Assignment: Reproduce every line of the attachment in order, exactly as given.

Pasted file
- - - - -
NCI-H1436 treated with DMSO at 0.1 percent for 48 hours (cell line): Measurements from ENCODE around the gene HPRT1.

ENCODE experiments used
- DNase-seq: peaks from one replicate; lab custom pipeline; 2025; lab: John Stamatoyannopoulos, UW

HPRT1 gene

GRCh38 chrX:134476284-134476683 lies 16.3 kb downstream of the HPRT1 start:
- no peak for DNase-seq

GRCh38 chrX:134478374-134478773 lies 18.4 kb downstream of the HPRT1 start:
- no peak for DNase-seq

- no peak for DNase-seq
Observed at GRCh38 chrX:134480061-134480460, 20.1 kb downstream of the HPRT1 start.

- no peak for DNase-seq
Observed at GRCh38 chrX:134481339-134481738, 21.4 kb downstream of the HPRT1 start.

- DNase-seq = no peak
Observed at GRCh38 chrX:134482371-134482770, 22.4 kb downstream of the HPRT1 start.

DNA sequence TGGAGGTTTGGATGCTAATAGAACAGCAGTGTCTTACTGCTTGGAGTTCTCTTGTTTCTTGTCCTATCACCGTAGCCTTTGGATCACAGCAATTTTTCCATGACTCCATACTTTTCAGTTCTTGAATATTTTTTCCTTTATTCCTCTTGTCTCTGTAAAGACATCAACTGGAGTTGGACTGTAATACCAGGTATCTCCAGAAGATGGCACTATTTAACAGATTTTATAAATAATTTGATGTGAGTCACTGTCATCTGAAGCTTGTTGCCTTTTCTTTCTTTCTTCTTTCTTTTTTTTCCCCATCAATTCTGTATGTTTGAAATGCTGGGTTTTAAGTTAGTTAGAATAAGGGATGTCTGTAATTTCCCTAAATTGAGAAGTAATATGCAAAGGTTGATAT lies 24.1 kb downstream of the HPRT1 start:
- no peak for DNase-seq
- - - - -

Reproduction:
NCI-H1436 treated with DMSO at 0.1 percent for 48 hours (cell line): Measurements from ENCODE around the gene HPRT1.

ENCODE experiments used
- DNase-seq: peaks from one replicate; lab custom pipeline; 2025; lab: John Stamatoyannopoulos, UW

HPRT1 gene

GRCh38 chrX:134476284-134476683 lies 16.3 kb downstream of the HPRT1 start:
- no peak for DNase-seq

GRCh38 chrX:134478374-134478773 lies 18.4 kb downstream of the HPRT1 start:
- no peak for DNase-seq

- no peak for DNase-seq
Observed at GRCh38 chrX:134480061-134480460, 20.1 kb downstream of the HPRT1 start.

- no peak for DNase-seq
Observed at GRCh38 chrX:134481339-134481738, 21.4 kb downstream of the HPRT1 start.

- DNase-seq = no peak
Observed at GRCh38 chrX:134482371-134482770, 22.4 kb downstream of the HPRT1 start.

DNA sequence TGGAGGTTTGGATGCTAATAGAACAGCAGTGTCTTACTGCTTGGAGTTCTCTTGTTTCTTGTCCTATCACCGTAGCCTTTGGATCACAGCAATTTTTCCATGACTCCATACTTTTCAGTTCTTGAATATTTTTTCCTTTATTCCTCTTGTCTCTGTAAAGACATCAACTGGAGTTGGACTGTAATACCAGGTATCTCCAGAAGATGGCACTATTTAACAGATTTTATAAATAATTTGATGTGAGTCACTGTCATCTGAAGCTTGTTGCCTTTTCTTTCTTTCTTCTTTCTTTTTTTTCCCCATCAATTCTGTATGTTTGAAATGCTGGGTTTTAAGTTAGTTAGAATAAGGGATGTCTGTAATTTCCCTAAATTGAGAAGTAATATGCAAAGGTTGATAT lies 24.1 kb downstream of the HPRT1 start:
- no peak for DNase-seq